Monday, April 23, 2012

My Search for the Perfect Writer's Software

Writing is fun but there are times when it also gets a bit mechanical.  Now I love new ways to write so I decided to look into using something other than Word (or its variable Mac equivalents, such as Apple Works) for my writing.  I wanted something that would keep my outlines and character portrayals in the same place as my writing.  That started my online search for writer's software. For some reason, the Fates were against me. Everytime I searched for writer's software on Google, my laptop froze up.  Hmmm.

Finally, I found some online resources:
*   -- gave a check-list of several programs
*  -- narrows the software down by category
* -- evaluated several software types

After reading the reviews, I got excited to jump in and buy something.  Then I remembered how much my laptop hates me. Really hates me.  Case in point: while typing a novel chapter the other day, my space bar decided not to comply and no matter how much I hit it, spaces were still missed. So I explained to my HP laptop that a future of being replaced by an iMac was in the cards, and so it spit at me.  Literally.  The plus/minus key skidded off and onto my lap.  Nice.  In addition, my little laptop has some Core-something error going on and is not downloading software from disks anymore.  At least not happily.  So I changed my Google parameters to search for writer's software that can be downloaded online.

At that point, I found all roads led to  I was pleasantly surprised to find that Amazon allows for software to be purchased and downloaded right from the Amazon site. There are fewer options to download than there are to buy, but it was a nice option.  I was also happy to see that Amazon offered as many options for Mac users as they did for PC users.  The top two choices I found for me were: Scrivener and Final Draft. 

Upon reading the reviews of both, it looked like Final Draft was more script focused while Scrivener was more for me - the novel and short story writer.  There was also a big price difference: $40.00 for Scrivener and $178.11 for Final Draft.  In order to see how this purchase of downloaded software would work, I opted for the cheaper, more novel writing version, so I purchased the Scrivener.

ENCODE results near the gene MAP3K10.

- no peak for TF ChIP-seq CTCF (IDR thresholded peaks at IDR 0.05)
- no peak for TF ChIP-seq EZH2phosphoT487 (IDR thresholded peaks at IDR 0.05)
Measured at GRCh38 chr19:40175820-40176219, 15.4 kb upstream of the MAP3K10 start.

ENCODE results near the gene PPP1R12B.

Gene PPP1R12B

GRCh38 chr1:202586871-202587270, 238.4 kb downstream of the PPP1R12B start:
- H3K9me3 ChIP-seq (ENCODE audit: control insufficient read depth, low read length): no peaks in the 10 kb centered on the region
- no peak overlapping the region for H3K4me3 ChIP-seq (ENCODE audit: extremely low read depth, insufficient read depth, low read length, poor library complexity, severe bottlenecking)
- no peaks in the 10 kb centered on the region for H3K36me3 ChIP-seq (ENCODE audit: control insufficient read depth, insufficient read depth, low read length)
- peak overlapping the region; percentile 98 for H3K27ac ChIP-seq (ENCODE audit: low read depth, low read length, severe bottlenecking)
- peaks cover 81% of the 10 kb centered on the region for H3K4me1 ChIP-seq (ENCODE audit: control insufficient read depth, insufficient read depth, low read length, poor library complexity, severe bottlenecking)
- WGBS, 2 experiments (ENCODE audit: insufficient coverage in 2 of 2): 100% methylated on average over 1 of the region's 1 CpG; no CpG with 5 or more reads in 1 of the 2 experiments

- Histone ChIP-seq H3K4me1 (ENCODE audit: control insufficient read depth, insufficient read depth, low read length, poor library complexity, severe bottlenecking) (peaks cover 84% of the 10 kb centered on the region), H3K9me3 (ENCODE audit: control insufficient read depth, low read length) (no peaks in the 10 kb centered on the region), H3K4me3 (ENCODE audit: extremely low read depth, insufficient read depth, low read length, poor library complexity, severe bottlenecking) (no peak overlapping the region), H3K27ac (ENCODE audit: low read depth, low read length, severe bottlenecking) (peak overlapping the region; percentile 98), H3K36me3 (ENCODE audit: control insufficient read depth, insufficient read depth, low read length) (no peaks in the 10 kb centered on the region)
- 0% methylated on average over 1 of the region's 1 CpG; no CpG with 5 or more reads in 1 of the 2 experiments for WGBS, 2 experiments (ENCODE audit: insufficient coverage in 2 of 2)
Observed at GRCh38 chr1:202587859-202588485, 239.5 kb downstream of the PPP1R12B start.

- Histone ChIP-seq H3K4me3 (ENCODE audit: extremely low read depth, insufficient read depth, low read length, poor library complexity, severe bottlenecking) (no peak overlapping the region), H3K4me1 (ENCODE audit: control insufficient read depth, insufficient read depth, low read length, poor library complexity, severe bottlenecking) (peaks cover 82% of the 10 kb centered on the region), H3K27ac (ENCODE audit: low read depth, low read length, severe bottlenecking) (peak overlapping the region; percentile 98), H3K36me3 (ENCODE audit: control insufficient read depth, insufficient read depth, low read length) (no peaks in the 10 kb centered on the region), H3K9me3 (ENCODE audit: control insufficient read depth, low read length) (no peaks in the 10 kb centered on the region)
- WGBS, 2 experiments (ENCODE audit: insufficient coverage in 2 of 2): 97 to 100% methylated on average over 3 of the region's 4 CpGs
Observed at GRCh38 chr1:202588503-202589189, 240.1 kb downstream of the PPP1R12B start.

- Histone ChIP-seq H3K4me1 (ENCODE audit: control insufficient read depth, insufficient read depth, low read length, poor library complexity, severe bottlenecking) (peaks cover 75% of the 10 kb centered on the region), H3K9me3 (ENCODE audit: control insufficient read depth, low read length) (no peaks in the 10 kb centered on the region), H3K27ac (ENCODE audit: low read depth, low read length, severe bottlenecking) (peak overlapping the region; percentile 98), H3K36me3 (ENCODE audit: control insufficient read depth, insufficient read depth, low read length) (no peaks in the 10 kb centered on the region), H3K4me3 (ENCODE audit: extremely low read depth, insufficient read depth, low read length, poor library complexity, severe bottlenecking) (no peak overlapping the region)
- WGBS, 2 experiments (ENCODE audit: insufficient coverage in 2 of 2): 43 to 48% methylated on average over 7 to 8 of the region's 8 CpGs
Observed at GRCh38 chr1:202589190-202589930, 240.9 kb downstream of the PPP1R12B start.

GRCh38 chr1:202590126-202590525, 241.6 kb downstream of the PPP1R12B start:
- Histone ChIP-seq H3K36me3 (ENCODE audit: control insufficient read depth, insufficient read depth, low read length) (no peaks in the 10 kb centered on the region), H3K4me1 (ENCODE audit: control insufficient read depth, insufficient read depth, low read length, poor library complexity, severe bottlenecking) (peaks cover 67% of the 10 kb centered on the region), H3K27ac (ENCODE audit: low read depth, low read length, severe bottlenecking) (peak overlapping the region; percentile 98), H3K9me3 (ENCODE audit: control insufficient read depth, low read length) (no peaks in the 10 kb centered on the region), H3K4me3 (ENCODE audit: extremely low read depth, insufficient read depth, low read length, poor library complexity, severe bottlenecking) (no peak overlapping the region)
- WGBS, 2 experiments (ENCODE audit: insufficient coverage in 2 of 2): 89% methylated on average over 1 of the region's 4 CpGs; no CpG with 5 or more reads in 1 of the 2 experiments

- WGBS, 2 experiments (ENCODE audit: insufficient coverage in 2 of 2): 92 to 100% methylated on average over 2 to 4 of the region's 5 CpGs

I found the download quick and easy. I registered it online and that took a little bit of time (about 2 hours before the registration took effect and the software would let me "in").  So far, only one day into using the software, I find it good, but not great. 

Things I like:
* The note card options for characters and locations.
* The easy ability to change from note card view to normal page view.

Things I am not as impressed with:
* It's not much different or useful than using Word or AppleWorks.
* It appears that I have to convert the written product over to a Word document in order to submit it. I may be wrong about that as I've only had it for one day yet so I will update that if I find I can submit directly from Scrivener.

Going forward, I plan to continue to write with, and updating here, about my use of Scrivener for novel writing. I then plan to bite the bullet and buy Final Draft as well in order to find the perfect writing software. Now if I can just write another 5000 words to make up for the time lost in searching for writing software, I'd be really good to go. :-)

Sunday, April 1, 2012

Writing in Secret

When I was a child, I preferred to write in secret. I think I did that for three reasons:

1.)  I wrote in fear that someone was going to say, "You're only writing? Oh good - you aren't doing anything important. Come over here and help me with this." I would obey but I would think: What do you mean, nothing important? I'm creating art here!  Of course, when I got back to what I was writing, I didn't want to do it anymore.

2.)  I wrote in fear that someone was going to say, "Read to me what you've written so far." No, it's not ready. You don't tell someone to take you into the darkroom while the pictures are still drying.  Prematurely reading my story out loud would lead to editing.  Editing a story too soon led to story death.

3.) I wrote in fear that someone was going to read it before it was ready and laugh at me. I could take a lot of abuse but I can't having my creative product laughed at while still in its juvenile form.

So for these reasons, I used to write in secret.  Now I find it's still a preferred way to write.  I sit at a conference table while a speaker drones on and I scribble bits of dialogue in my tablet.  I wait on a bench for a bus and I jot an outline in my notebook.  Tomorrow, I'm going to a class where I hope there will be very few group activities so that, just like in high school or college, I can slide my pen across my notebook page and watch even one paragraph come to life.  The end product will goon display but the early stages, those are just for an audience of one: me.